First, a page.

A recent NHS Choices critical appraisal has covered research into the role and development of Tau protein and speculating whether traumatic brain injury might provide opportunities for Tau proteins to spread. This research found that short exposure to Tau proteins outside of neural cells can lead to the infection of healthy cells, and initiate the aggregation of endogenous Tau. The resulting Tau aggregates can subsequently be released back into the extracellular medium, where they are in turn capable of infecting other cells and causing a neurodegenerative chain reaction.
This research has been misinterpreted (or over-interpreted) by the media as implying that footballers and boxers could be more likely to develop Alzheimer’s Disease.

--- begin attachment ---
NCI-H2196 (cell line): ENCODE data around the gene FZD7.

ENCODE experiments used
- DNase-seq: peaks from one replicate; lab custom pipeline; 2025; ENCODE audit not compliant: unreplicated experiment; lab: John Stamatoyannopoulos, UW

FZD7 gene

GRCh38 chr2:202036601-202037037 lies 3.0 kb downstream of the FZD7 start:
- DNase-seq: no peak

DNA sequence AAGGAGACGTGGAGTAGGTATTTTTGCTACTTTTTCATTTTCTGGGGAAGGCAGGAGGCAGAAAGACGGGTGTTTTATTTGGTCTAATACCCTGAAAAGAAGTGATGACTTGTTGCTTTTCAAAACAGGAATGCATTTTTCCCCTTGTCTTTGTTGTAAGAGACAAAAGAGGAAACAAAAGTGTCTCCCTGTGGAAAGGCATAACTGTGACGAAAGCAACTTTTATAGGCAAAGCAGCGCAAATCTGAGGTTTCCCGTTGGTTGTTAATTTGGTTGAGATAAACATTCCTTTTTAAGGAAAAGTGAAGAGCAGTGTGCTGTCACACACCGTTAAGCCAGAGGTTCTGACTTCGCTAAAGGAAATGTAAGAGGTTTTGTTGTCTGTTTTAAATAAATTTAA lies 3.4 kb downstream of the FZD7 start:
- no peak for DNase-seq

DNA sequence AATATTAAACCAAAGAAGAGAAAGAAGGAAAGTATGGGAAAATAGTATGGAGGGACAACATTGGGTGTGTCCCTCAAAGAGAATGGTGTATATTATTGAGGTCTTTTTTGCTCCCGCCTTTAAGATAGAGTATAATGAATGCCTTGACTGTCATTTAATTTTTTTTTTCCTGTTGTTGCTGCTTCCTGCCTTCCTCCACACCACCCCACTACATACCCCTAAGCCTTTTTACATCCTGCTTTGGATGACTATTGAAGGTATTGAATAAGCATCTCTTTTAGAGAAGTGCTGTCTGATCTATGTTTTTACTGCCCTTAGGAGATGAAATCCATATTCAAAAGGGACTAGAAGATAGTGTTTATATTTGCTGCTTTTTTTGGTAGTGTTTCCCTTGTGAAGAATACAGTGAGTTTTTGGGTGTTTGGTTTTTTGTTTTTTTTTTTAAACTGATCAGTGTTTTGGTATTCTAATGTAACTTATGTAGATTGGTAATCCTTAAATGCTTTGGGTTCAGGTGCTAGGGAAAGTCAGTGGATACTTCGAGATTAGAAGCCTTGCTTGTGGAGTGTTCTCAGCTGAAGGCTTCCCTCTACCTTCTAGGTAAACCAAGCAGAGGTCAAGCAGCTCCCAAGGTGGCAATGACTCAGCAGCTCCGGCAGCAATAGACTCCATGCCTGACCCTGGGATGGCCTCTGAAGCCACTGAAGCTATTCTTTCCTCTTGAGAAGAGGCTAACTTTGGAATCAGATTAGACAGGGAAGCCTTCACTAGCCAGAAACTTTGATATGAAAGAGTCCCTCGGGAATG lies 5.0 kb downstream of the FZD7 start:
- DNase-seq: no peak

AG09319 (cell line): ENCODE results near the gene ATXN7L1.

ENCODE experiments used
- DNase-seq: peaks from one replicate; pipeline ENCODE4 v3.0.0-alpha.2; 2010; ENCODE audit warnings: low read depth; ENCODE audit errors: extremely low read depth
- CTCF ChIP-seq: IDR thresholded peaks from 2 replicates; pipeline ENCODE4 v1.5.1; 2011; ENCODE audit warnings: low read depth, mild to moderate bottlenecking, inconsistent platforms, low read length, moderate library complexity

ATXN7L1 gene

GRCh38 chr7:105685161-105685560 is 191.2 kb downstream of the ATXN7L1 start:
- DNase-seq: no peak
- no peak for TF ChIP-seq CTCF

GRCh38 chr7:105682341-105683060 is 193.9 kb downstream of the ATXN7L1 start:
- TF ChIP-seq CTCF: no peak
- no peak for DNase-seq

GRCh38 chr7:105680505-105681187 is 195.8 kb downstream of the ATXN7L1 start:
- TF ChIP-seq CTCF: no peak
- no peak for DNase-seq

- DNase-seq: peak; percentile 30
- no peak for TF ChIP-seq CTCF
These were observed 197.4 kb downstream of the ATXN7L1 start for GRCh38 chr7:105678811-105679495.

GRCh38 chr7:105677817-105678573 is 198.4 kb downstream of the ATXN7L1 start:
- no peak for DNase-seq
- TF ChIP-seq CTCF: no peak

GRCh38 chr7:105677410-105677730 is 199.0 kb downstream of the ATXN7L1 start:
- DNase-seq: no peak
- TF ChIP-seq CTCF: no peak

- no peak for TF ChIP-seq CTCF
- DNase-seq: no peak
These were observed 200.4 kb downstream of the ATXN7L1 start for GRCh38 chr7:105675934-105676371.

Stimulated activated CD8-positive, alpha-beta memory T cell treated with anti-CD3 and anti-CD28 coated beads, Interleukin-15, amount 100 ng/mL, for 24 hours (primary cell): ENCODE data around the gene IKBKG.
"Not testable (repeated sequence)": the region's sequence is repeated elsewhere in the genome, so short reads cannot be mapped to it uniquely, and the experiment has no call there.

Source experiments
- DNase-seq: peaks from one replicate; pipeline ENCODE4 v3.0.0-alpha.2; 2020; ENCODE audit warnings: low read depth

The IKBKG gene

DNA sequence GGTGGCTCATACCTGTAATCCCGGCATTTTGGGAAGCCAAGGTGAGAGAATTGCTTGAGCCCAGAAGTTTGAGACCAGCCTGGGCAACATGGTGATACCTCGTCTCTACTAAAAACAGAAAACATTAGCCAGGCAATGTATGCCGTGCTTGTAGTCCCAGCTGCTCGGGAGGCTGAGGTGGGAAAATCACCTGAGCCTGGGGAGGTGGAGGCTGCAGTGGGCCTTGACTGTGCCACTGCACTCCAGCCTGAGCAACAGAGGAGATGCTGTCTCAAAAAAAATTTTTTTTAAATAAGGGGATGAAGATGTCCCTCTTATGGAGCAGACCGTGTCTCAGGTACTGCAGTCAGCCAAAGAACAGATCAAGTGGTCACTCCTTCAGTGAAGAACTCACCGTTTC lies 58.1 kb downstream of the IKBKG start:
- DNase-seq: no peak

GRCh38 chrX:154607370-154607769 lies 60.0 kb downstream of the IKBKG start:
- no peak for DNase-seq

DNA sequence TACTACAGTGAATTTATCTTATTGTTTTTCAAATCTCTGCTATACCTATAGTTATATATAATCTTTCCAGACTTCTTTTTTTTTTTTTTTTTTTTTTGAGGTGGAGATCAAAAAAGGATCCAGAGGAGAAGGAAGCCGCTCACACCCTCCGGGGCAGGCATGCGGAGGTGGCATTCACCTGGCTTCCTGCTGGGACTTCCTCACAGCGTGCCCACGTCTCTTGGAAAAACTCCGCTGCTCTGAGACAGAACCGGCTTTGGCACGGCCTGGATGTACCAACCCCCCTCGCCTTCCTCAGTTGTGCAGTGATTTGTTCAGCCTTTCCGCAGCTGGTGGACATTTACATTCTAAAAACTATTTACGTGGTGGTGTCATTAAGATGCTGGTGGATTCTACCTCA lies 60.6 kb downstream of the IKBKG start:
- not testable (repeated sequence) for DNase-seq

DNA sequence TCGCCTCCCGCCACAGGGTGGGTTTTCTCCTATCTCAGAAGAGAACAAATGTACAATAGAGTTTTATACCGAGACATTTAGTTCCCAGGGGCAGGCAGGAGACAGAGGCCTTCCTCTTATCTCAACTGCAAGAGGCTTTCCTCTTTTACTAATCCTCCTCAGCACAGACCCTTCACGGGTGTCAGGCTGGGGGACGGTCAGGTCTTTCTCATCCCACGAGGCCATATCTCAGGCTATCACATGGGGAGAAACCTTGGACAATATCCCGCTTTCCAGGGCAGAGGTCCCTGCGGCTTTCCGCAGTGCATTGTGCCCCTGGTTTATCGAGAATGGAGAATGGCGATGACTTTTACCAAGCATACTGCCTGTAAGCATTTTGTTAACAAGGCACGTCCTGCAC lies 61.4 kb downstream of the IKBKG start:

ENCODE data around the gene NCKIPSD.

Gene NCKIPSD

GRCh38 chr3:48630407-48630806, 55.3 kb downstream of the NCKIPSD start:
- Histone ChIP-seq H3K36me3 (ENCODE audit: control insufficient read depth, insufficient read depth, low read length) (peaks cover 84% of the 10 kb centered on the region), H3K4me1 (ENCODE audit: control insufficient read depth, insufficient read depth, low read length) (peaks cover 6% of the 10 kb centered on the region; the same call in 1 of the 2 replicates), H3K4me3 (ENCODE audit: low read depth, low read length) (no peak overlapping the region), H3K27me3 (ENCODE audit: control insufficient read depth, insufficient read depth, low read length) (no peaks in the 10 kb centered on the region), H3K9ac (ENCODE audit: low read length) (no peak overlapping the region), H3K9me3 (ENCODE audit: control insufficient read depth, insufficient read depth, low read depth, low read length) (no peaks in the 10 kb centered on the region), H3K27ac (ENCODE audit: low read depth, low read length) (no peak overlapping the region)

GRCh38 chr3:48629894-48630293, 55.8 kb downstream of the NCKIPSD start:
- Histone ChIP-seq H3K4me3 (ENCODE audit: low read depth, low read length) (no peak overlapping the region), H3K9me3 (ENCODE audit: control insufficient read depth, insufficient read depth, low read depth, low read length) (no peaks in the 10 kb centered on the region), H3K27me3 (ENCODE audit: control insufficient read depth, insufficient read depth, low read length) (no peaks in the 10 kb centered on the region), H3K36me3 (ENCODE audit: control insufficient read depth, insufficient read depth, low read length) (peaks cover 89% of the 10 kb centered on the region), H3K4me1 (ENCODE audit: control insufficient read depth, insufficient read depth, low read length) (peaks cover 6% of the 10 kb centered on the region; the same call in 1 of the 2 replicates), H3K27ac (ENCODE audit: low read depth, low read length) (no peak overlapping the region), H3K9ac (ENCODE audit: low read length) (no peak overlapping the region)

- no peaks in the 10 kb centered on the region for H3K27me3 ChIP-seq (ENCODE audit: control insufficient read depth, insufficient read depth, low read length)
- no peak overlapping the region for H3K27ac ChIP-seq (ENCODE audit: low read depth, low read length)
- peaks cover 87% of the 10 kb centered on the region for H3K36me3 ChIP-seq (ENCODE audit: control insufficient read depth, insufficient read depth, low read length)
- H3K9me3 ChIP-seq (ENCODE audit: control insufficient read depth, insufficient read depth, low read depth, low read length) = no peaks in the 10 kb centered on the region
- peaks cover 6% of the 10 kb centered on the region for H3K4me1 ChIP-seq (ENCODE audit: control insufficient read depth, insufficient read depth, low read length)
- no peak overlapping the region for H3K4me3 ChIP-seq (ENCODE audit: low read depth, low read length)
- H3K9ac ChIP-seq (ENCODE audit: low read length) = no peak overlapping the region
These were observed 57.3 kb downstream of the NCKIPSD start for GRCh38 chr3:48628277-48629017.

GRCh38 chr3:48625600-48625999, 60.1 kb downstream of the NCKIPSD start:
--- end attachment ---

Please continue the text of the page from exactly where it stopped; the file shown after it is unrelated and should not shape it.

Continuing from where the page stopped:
Footballers ‘no more likely’ to get Alzheimer’s disease. London: NHS Choices; Behind the Headlines, November 28th 2013.
This relates to:
Michel, CH. Kumar, S. [and] Pinotsi, D. [et al] (2013). Extracellular monomeric Tau is sufficient to initiate the spread of Tau pathology. The Journal of Biological Chemistry, November 14th 2013, [Epub ahead of print]. (Click here to view the PubMed abstract).